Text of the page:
Bisphenol A, better knows as BPA, has received considerable attention in the media in recent years and in Maine in the past week. You may be thinking this really doesn’t have a lot to do with you, or with nutrition. Well, if you heat anything in the microwave, or use any food or beverage products that come in cans or reusable plastic containers, then BPA impacts your life. Worldwide, more than six billion pounds of BPA are manufactured every year. BPA is in the bloodstream of nearly every person in the United States.
BPA is an industrial chemical found in polycarbonate plastics and epoxy resins. It has been used in packaging materials for over 40 years. Polycarbonate plastics, which carry the No. 7 recycling symbol, are often used in containers that store food and beverages such as water bottles and baby bottles. When used in bottles, BPA can increase their heat resistance and durability. Epoxy resins are often used to coat the inside of metal products such as food cans to prevent corrosion, but small amounts of BPA can leach out when the plastic or can lining comes in contact with food or water. The way that food is packaged is paramount to protecting it from pathogens and other contaminants.
The Food and Drug Administration is responsible for regulating the use of BPA. The FDA has warned Americans to limit BPA consumption; however, BPA is normally not labeled on products. Further, the FDA has announced that while BPA is considered safe, it now has “some concern” about the potential effects of the chemical, especially on the “brain behavior and prostate glands in fetuses, infants and young children.” The American Chemistry Council, a product advocacy group that represents plastic manufactures, says BPA is safe and poses no risk to human health.
What worries scientists is that BPA is an estrogen “mimic.” It activates the same receptors in the body that estrogen does. One government-funded study linked the endocrine-disrupting chemical to increased rates of breast and prostate cancer and reproductive problems. A second panel found fault with the first, though both expressed concerns about the impact of BPA on behavior in animal studies and what that might mean for children.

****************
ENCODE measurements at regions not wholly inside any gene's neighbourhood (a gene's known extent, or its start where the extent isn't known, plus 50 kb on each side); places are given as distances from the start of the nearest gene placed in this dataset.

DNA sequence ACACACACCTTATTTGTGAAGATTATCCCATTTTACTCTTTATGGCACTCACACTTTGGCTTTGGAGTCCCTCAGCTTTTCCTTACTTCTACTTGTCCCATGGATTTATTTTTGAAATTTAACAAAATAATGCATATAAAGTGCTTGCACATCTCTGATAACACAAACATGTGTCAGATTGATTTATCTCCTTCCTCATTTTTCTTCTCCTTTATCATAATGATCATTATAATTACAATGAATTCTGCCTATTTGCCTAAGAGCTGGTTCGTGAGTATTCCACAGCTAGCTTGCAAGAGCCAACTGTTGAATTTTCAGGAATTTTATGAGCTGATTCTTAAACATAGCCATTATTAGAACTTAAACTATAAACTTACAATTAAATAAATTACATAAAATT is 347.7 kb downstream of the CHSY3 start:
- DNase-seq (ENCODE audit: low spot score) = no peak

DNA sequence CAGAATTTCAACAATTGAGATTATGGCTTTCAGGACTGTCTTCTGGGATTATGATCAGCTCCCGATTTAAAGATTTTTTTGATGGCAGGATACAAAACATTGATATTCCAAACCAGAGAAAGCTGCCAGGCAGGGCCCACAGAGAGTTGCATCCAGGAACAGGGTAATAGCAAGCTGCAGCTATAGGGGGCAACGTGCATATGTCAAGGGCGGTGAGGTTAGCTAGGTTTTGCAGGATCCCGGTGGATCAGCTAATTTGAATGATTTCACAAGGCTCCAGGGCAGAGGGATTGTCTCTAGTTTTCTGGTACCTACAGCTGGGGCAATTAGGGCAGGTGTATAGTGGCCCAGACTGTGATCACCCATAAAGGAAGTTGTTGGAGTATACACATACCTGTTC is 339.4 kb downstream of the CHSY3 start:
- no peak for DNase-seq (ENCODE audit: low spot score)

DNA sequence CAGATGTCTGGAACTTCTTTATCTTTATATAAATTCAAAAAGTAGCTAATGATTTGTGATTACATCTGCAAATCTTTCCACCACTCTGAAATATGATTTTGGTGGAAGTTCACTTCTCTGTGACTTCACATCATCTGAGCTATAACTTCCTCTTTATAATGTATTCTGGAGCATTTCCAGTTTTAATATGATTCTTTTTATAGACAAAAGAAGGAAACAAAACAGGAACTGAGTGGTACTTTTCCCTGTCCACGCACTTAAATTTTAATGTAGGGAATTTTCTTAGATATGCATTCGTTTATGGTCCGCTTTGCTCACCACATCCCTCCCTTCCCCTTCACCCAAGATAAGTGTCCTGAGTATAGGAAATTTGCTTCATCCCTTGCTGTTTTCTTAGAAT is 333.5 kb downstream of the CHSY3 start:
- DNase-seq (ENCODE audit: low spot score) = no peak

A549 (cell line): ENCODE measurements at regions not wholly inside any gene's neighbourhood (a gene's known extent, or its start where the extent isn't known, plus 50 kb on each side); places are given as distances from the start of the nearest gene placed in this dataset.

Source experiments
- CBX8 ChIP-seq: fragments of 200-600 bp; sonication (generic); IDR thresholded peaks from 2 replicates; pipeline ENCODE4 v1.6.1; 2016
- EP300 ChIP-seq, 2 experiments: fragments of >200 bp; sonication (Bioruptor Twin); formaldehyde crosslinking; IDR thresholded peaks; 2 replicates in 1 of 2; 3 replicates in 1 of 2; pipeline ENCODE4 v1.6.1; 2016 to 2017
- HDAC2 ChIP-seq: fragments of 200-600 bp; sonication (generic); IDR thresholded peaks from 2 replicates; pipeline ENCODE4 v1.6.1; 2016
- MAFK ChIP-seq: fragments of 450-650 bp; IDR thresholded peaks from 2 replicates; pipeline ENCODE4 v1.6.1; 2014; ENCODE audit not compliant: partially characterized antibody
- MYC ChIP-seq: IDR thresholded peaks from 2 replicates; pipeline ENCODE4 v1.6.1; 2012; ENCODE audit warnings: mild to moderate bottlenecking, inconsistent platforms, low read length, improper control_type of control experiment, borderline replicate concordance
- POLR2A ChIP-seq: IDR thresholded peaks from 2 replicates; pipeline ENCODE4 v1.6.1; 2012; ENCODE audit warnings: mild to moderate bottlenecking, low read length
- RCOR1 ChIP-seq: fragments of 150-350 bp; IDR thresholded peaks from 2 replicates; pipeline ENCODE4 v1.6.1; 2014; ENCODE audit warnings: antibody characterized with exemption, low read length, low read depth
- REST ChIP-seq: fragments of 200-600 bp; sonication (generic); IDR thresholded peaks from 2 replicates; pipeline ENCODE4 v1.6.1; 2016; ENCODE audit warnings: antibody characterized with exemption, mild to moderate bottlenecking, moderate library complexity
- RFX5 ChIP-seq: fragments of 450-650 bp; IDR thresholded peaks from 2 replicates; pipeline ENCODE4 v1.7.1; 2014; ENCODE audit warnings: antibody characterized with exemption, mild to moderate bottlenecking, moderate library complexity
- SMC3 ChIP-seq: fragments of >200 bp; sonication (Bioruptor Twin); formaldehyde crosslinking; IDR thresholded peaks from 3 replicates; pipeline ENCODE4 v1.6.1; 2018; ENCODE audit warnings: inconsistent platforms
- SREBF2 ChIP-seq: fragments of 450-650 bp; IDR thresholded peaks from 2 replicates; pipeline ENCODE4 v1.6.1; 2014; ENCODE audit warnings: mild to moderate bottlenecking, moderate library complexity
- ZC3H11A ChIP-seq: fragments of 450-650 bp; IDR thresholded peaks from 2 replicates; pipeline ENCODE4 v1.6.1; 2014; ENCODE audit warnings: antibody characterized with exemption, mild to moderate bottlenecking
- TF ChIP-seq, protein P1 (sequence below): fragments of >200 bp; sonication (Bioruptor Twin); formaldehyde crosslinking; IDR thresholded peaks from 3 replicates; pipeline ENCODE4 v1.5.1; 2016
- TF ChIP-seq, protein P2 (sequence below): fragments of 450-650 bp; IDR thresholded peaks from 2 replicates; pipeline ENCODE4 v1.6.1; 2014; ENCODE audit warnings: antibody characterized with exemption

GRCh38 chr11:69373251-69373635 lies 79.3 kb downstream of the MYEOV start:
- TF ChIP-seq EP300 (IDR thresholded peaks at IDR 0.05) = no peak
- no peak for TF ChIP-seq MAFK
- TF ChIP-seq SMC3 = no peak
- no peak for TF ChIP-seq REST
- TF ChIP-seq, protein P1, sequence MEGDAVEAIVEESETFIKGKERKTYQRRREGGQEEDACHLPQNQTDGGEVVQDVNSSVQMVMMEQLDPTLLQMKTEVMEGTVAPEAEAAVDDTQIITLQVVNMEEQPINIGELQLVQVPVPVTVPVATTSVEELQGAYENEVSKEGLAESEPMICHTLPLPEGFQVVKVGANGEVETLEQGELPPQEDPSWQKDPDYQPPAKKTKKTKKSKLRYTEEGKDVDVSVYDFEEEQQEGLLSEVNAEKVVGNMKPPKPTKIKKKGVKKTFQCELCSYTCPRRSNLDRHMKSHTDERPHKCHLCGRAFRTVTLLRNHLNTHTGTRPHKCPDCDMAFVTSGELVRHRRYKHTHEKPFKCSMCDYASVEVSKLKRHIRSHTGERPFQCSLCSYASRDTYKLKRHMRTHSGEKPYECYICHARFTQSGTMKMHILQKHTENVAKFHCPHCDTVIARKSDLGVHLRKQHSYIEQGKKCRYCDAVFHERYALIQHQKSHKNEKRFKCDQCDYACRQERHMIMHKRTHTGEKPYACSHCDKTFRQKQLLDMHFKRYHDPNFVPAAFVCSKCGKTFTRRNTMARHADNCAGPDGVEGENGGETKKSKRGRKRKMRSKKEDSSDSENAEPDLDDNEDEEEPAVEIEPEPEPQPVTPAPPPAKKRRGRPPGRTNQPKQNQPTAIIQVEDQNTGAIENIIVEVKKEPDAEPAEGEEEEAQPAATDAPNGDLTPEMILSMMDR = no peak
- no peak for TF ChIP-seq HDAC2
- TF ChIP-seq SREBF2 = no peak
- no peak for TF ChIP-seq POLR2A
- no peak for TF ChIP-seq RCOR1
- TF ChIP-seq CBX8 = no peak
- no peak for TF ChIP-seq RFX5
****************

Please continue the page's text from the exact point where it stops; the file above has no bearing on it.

You can take the following steps to reduce your exposure and that of your family members to BPA
- Discard worn or scratched plastic baby bottles, cups or food container
- Don’t put very hot liquid into products that contain BPA
- Use infant formula bottles made of glass or BPA-free plastic. BornFree is one of many companies that make them. Minnesota and Canada have banned BPA from baby bottles and baby food containers.
- Avoid plastic containers made of polycarbonate – such products will have the No. 7 on the bottom.
- Prepare and store foods in glass, porcelain or stainless steel dishes or containers.
- If you have polycarbonate plastic food containers, don’t use them in the microwave or dishwasher. Heat and detergent can break down the plastic, releasing BPA.
- When possible use foods that are fresh, frozen, or packed in aseptic boxes instead of canned foods. One manufacturer, Eden Foods, does line its cans with a BPA alternative. Heinz says it has switched to BPA-free cans for some products but will not identify them or say what substitute it is using.
- A good alternative to polycarbonate is polyethylene terephthalate (PETE) which has the recycling No.1 on the bottom.
- Buy tuna or salmon in pouches. You’ll be BPA-free and have less water to drain.
To play it safe, women who are pregnant or breastfeeding, infants, young children, and adolescents, should try to avoid BPA.
Georgia Clark-Albert is a registered dietitian who lives in Athens, Maine. Read more of her columns and post questions at www.bangordailynews.com or e-mail her at GeorgiaMaineMSRDCDE@gmail.com.